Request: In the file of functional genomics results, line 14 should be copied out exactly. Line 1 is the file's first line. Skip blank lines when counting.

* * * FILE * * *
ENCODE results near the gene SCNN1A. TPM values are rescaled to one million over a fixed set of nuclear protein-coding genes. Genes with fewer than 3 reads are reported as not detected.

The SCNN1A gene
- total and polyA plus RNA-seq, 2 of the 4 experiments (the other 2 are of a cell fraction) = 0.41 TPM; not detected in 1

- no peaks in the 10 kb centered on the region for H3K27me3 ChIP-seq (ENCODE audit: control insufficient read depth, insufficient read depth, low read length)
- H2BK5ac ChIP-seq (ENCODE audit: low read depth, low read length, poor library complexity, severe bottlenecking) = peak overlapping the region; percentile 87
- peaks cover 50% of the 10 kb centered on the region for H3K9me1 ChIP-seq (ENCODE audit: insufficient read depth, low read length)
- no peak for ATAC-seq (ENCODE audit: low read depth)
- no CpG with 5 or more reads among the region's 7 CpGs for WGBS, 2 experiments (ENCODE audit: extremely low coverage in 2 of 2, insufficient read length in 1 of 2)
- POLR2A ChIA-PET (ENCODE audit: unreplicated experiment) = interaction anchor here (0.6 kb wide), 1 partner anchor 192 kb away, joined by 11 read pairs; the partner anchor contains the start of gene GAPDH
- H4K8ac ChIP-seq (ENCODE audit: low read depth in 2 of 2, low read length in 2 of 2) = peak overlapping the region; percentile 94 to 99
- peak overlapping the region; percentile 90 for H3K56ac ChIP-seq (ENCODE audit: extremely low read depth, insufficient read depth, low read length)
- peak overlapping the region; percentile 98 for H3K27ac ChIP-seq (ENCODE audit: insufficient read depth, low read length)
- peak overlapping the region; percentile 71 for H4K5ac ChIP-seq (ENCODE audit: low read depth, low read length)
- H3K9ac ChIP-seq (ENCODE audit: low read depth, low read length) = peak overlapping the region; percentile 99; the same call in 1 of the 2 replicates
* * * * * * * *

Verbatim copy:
- H3K9ac ChIP-seq (ENCODE audit: low read depth, low read length) = peak overlapping the region; percentile 99; the same call in 1 of the 2 replicates